It does not take long for me to realize that the “cleaning” is not over. The SS officers come out of the buildings once again, this time with dull-looking razors and caps in their hands. One by one, they shave our heads, not caring about the cries of women in pain. When they come to my sister and I, they decide to pass us by on the shaving, but give us caps, maybe because we are so small and pathetic looking. We have short hair, so they would not be able to sell it for much, anyway. I finger my golden locks, relieved that they did not take them away from me.

They take everyone else’s hair, and dump it onto a dirty gray truck. I watch blond strands mingling with black, brown, and red. The Nazis have stripped these people of all they have, leaving them with literally nothing. I look around at these bald, forlorn women, and anger bubbles up inside me, giving me an uncontrollable urge to attack the Nazis. Stepping ahead, I clench my fist, but my sister catches me by the arm, anticipating my actions. “Not now Marion,” she soothes, “Just wait, their time for justice will come.”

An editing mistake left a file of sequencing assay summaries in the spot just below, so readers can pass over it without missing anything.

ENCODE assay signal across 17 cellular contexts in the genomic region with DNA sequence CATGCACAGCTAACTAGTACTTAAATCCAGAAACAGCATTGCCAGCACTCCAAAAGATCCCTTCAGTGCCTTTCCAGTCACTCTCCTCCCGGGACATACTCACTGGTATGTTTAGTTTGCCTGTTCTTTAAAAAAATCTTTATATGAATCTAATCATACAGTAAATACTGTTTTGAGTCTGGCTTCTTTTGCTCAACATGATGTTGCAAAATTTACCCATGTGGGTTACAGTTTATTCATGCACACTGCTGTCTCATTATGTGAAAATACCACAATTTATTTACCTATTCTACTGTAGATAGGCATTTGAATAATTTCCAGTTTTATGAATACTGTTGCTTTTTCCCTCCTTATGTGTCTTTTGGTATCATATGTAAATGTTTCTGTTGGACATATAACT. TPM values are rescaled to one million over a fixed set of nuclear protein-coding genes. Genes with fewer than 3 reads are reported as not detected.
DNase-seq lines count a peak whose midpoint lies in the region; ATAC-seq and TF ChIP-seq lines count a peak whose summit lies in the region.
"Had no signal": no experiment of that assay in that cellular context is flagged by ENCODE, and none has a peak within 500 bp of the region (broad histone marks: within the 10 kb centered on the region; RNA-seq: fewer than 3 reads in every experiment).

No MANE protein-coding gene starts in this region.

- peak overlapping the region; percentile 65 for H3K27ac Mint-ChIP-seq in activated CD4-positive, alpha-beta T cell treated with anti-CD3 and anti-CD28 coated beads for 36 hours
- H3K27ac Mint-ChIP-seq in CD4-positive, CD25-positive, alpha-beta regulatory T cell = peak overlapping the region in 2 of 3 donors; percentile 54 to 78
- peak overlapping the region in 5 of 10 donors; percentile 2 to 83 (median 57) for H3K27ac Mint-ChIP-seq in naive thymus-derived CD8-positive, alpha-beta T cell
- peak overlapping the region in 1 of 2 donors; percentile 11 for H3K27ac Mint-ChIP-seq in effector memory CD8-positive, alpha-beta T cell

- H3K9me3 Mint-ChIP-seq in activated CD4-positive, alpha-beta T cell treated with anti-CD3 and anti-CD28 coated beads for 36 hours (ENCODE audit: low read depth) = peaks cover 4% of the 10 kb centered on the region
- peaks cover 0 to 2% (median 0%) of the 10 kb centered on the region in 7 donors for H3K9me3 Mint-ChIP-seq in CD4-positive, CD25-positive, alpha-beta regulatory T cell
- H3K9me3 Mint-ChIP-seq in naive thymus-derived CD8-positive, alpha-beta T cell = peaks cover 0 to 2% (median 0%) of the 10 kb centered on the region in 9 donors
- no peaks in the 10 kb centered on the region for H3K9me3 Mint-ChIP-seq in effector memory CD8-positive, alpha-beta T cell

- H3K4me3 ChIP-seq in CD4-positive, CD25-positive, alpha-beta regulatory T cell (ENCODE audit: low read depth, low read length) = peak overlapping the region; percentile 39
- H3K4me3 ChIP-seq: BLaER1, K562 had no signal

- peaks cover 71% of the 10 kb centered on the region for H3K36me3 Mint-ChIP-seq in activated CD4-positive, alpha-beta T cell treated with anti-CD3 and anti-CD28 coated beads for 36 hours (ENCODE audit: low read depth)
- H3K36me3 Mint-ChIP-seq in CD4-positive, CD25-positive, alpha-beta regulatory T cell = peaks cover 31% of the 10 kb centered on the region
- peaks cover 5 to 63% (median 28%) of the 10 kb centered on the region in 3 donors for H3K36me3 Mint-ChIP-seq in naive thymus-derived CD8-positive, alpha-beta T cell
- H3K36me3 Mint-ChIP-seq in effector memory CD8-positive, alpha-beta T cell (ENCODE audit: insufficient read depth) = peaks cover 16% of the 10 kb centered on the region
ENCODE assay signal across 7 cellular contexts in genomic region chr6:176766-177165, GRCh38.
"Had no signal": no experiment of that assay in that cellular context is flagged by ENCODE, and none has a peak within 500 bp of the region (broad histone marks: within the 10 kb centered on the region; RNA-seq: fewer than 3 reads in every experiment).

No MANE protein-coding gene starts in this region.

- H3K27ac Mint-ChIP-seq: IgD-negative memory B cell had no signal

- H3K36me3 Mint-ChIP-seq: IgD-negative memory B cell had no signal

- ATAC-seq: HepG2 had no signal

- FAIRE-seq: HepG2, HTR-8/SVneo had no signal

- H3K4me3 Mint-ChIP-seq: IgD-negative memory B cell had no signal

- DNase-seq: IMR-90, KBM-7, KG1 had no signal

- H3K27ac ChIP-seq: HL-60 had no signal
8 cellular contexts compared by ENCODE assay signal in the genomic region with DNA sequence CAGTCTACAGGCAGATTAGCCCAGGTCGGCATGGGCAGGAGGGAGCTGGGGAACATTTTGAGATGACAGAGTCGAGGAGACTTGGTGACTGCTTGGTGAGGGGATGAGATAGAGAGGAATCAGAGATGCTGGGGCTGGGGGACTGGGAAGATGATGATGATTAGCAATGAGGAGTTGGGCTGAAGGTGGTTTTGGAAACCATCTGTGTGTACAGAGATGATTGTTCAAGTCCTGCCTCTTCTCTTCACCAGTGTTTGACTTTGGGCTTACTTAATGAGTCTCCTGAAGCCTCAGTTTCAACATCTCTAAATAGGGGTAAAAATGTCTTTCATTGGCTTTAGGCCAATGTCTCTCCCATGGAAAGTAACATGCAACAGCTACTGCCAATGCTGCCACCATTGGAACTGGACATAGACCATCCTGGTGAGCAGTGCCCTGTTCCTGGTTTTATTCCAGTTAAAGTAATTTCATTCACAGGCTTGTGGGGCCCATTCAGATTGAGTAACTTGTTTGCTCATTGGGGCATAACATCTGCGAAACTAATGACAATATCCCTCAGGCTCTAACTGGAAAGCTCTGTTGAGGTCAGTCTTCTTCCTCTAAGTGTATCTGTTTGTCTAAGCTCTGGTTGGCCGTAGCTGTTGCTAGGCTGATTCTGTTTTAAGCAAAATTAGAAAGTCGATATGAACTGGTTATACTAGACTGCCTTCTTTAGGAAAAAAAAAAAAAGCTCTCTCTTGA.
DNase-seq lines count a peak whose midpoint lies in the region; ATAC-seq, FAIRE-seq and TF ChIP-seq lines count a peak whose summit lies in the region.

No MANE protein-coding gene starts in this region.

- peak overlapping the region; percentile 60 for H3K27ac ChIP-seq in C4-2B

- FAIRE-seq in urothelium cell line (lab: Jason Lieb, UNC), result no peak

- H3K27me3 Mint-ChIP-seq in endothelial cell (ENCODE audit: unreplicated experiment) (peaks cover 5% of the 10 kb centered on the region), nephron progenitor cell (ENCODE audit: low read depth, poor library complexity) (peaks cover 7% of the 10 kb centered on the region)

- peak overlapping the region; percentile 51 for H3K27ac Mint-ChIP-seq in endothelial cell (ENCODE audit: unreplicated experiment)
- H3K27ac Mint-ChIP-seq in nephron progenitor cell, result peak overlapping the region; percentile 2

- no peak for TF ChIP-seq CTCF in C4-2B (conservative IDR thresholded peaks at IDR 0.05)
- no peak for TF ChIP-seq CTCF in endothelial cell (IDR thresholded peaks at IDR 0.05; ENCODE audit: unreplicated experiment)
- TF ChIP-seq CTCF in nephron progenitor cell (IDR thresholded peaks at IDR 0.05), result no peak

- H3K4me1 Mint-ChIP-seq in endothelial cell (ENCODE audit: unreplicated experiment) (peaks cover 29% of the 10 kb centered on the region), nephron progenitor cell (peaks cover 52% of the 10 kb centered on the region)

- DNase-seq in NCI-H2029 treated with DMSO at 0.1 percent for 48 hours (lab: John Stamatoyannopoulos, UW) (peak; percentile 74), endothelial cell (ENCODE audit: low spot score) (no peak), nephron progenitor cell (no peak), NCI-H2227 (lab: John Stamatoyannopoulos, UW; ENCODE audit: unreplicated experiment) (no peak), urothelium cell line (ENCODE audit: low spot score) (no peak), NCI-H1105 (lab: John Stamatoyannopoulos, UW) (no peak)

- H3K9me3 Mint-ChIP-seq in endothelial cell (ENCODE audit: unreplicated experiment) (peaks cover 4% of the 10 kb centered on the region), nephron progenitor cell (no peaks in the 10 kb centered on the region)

And it did come. Maybe it did not in the way we expected, but it came. When we were liberated, many of the officers killed themselves, punishment enough. The few that did not escape and live life in fear of being caught or commit suicide were tried in Nuremberg. Four of them were killed. Two got away. I listened in on the trials with a close intensity, my ear pressed tightly to the radio like it was going to grow wings and fly away, leaving me forever.

“Roll call!” the commanding officer yells, “Stillgestanden, Mutzen ab, Augen links!” I take off my cap, and divert my eyes to the left. We are in perfect lines, fifty to a row. Luckily, I am in the back row, so it is harder for the officers to see me. We stand, stock still in our lines for what seems like hours. That’s when I realize that they are done with the counting, and they have been for a while. They are making us stand here to inflict pain, to cause torment, to break us down. It has worked.

At that moment, I believe I did something very important. I promised myself that I would never give up. To keep fighting, to live. And when I got out of the camp, to tell my story. So that something like this will never happen again. I still have my golden watch.

Vakhn kinder- Awake child!
Toe-dah raba- Thank you very much.
Achoti- Sister
Eile!- Hurry
Stillgestanden, mutzen ab, augen links!- Attention, caps off, eyes to the left!]


"Majdanek Concentration Camp (a.k.a. Lublin KL)." Holocaust Education & Archive Research Team (HEART). 2007. 13 Mar 2008